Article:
Sunday Times STLive By Generation Next, 2010-05-30

Fill'er up : Hot, salty, fast and filling - that's how the youth want their food

What's the coolest fast food in South Africa: chicken or beef? The answer is finger-lickin' good.

The competition was tight and the figures close, but this year the Generation Next survey showed South Africa's youth prefer KFC to McDonald's, 20.4% to 19.3%. This is a reversal of 2009's survey, when McDonald's pipped KFC at the post.

The outcome may strike some as surprising, said Jason Levin.

With McDonald's being one of the official sponsors of the World Cup, the brand was expected to score higher than ever on the popularity ratings.

The only age category that was not in sync with the overall results was young adults (aged 18 to 22), who showed a bias towards McDonald's (22.3%) over KFC (18.7%).

Levin suggested two reasons for this: "Young adults are primary purchasers and want bang for their bucks. They tend to be big eaters, particularly the guys, and the value proposition of the combo meals that McDonald's offers for under R30 is very appealing.

"Many young people also look for fast food on the way home after a late night of clubbing. McDonald's has many 24-hour outlets, whereas KFC does not," he said.

The tweens and teens categories showed a clear preference for KFC over McDonald's, probably because of parents' perceptions about the relative healthiness of the two foods.

"It is a common perception that chicken is healthier than beef," said Ayesha Seedat, a registered dietician with the Heart and Stroke Foundation of South Africa.

"But this is only true if the chicken is skinless and not deep-fried. If you compared a processed chicken patty with a 100% pure beef patty, beef would be the better choice," Seedat said.

The perception that KFC sells only chicken and that McDonald's offers beef and chicken burgers appeals to the youth. Nicky Rawhani, 16, said: "KFC sells chicken, that's it - it is Kentucky Fried Chicken. McDonald's sells everything - it sells burgers and chicken."

Lehlonolo , 14, disagreed: "They both taste good, yes, but KFC has that oomph to it, that taste that you just can't create yourself."

Opinions varied across the age groups, with some younger kids still influenced by their parents.

Nine-year-old Abigail Sampson said: "KFC is best because you can really get the full taste of the chicken. My father told me that McDonald's food is fake."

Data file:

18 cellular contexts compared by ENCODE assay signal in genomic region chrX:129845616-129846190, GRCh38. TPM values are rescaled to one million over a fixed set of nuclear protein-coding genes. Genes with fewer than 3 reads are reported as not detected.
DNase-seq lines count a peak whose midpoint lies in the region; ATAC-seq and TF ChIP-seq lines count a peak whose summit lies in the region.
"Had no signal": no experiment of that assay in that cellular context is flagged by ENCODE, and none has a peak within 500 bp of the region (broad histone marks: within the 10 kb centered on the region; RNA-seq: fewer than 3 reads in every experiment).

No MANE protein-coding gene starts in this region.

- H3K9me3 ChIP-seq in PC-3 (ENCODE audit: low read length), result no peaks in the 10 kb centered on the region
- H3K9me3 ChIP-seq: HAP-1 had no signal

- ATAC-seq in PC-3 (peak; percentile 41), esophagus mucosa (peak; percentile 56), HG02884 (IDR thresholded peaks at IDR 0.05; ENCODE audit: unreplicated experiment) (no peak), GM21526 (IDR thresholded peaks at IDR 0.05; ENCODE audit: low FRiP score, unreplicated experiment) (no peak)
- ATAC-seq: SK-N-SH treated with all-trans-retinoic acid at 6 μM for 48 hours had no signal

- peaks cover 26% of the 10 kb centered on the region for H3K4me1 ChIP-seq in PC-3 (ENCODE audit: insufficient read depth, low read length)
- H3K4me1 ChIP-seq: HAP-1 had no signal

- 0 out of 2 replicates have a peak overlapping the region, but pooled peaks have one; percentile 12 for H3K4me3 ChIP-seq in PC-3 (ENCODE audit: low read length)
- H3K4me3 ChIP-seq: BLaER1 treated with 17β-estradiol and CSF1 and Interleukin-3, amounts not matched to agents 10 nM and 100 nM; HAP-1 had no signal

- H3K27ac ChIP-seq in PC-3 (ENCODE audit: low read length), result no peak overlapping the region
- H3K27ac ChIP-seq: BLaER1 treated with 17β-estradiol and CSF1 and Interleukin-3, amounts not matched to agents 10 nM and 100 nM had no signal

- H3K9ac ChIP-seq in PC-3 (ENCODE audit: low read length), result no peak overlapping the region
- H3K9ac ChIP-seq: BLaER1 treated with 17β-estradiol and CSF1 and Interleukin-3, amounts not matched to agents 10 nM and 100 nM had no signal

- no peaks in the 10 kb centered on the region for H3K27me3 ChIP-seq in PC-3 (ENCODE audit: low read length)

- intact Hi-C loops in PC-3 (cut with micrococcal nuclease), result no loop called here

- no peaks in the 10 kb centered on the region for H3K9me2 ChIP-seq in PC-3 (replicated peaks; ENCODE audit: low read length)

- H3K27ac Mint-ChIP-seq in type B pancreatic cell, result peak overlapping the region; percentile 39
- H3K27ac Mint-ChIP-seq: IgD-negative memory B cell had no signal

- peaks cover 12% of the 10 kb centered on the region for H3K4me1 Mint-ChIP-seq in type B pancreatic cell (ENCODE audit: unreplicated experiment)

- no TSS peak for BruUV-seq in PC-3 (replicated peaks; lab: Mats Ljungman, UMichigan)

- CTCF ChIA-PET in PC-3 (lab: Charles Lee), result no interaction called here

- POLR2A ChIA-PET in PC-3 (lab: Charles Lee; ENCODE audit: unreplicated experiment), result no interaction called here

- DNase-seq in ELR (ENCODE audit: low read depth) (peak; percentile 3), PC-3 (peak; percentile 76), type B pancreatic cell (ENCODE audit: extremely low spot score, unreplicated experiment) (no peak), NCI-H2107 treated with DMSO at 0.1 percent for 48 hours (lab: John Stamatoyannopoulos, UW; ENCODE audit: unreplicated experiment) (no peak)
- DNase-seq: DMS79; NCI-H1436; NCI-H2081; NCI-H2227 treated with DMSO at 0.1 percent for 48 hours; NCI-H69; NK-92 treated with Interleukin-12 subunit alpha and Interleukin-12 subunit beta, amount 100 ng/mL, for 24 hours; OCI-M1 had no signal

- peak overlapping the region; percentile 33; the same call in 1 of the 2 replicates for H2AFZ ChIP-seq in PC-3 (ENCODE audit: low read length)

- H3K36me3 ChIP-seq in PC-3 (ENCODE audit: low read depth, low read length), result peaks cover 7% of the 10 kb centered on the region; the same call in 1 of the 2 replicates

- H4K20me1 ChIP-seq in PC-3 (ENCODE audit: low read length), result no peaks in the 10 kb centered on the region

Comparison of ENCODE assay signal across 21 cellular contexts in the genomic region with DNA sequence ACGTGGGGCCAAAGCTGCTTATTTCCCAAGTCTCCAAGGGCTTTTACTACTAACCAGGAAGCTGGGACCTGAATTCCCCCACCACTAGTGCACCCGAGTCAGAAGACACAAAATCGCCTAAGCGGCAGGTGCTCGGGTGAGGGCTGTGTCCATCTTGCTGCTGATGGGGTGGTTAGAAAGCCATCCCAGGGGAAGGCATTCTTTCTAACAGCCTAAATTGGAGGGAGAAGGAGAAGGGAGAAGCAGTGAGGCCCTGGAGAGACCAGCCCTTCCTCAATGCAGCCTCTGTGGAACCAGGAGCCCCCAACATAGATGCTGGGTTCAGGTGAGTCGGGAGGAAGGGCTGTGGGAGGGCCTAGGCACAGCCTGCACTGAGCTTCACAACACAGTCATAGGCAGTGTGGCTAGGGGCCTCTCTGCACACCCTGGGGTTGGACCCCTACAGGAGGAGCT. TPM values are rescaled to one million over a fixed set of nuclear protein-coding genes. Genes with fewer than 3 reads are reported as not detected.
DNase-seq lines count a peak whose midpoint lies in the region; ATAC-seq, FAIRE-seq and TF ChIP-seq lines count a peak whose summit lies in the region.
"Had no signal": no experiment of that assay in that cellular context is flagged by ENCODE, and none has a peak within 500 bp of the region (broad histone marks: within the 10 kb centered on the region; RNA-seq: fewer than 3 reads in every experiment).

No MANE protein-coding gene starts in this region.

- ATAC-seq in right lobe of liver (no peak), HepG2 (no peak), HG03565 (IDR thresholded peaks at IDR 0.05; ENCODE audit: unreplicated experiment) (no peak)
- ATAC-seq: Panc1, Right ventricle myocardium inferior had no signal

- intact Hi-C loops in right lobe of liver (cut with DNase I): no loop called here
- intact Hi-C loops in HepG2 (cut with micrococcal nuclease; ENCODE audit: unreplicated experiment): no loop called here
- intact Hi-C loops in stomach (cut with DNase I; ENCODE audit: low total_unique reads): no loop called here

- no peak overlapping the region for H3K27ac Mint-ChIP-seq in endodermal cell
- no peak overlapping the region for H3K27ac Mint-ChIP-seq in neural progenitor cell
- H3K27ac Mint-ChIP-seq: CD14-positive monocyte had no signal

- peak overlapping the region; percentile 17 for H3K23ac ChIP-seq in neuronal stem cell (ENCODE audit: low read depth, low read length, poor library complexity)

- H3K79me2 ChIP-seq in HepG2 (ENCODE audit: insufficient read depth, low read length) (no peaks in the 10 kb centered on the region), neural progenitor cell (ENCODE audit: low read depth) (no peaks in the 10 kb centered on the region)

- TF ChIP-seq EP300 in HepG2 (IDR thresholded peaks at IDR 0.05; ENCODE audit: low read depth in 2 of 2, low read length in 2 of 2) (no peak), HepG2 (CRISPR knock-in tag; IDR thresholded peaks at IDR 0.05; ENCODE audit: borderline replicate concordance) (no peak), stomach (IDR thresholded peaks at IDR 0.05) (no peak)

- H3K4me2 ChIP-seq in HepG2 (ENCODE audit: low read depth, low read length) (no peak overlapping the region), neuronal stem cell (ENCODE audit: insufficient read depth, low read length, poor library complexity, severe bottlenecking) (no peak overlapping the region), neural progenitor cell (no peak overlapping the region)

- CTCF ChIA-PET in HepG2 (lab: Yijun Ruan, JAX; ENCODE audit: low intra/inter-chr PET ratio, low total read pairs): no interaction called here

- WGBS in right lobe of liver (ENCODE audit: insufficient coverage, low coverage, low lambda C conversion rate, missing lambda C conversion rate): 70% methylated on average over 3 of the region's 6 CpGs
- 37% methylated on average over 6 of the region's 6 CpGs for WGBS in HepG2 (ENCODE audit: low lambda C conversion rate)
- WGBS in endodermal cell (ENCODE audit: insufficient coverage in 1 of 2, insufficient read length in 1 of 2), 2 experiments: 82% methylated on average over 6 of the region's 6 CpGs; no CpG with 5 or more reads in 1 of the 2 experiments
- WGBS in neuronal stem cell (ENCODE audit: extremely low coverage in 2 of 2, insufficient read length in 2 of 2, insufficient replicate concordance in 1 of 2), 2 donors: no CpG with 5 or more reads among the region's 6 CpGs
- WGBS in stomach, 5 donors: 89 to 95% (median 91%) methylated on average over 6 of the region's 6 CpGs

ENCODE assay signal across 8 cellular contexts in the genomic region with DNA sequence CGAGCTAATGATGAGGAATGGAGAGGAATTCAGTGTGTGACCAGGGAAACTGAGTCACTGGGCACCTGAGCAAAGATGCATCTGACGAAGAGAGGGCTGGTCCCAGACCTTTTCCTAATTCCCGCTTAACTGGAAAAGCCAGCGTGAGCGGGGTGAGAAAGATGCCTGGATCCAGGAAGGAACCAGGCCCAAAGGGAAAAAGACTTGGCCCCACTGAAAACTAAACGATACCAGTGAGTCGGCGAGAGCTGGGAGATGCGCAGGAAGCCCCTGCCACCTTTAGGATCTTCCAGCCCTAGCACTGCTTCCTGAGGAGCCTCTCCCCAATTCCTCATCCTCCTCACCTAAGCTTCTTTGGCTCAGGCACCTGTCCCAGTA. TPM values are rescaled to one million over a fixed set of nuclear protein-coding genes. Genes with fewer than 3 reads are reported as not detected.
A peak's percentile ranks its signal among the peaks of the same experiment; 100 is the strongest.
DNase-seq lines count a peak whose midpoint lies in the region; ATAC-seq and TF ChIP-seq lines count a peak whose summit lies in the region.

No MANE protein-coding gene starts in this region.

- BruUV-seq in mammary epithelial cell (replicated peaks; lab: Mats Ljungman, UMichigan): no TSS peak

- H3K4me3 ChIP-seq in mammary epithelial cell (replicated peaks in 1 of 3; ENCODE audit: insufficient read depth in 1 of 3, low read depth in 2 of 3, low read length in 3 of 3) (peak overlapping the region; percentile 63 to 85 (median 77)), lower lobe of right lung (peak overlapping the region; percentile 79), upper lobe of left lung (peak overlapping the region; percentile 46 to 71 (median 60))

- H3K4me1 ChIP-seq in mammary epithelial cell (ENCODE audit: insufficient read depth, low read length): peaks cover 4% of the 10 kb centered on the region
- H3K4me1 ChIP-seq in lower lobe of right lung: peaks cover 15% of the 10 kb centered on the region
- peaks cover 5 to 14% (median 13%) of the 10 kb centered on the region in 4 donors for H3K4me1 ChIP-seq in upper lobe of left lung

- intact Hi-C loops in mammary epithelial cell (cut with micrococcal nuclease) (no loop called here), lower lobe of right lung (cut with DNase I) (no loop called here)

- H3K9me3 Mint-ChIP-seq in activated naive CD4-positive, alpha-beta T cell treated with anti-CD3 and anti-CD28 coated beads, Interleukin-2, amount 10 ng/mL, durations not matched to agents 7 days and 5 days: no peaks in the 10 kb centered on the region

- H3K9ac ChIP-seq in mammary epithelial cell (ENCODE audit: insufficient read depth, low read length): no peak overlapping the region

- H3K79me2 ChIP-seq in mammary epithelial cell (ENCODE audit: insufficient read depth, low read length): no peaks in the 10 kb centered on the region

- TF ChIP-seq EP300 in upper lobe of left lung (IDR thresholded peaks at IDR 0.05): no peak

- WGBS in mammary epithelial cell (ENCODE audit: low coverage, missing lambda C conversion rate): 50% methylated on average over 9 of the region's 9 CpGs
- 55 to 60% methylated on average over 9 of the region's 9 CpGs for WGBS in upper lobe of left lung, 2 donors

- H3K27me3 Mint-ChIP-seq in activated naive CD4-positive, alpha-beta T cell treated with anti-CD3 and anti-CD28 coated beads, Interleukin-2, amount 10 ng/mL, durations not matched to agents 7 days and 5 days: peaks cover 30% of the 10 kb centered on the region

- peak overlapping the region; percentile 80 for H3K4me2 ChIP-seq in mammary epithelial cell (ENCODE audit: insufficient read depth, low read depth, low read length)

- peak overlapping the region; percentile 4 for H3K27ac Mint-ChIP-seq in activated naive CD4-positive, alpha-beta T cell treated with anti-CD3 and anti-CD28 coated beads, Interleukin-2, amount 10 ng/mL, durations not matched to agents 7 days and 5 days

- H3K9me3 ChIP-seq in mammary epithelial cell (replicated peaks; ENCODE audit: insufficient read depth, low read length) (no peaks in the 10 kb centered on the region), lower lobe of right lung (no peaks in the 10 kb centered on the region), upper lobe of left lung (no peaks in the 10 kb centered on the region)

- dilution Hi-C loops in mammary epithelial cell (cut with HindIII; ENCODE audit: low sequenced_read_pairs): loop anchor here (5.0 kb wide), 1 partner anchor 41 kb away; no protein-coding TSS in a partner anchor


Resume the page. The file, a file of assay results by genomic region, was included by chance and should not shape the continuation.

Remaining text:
Levin said there was a strong male preference for KFC over McDonald's across all age groups when the need for bulk is in play.

"The McDonald's value proposition of a combo meal for under R30 is appealing, but for those who can spend R40 or more, KFC offers substantially more options for a bigger meal," said Levin.

Choosing the healthier alternative when ordering fast food is becoming a little easier, with salad or coleslaw often available as an alternative to chips.

Seedat said having takeaways now and again was fine, but when it became a way of life and was coupled with other unhealthy behaviours like smoking and not exercising regularly, it could spell disaster.

Takeaway options are usually offered with deep-fried chips and a fizzy drink. This meal equates to approximately 50% of one's total energy requirement and 60% of one's total fat requirement for the day.

"If you choose to eat out more often, opt rather for places that offer healthier choices, like grilled chicken, fish, pure beef and salad.

"Choose 100% fruit juice, sugar-free fizzy drinks and low-fat milk drinks," said Seedat.

Figures from the survey show that Generation Next, South Africa's metropolitan youth are eating meals prepared at home 80.4% of the time, having takeaways 10.5%, and eating at restaurants 5.7% of the time.

The figures show that young South Africans across all age groups are still eating home-cooked food eight times more frequently than they are having takeaways, which could be seen as a good thing - assuming that the home-cooked meals are wholesome and nutritious.

The survey also shows that McDonald's decision to pour its marketing budget into backing the World Cup has not given the brand the edge it might have hoped to achieve.

"Speculatively, one would imagine that they'd have expected the gap between their closest competitor, KFC, to have widened with all their 2010 promotional efforts, but it hasn't," said Levin.

"Admittedly, our research was conducted in February, rather than during full-on World Cup fever, so the marketing fervour behind the 2010 World Cup would not yet have been at its height," he said.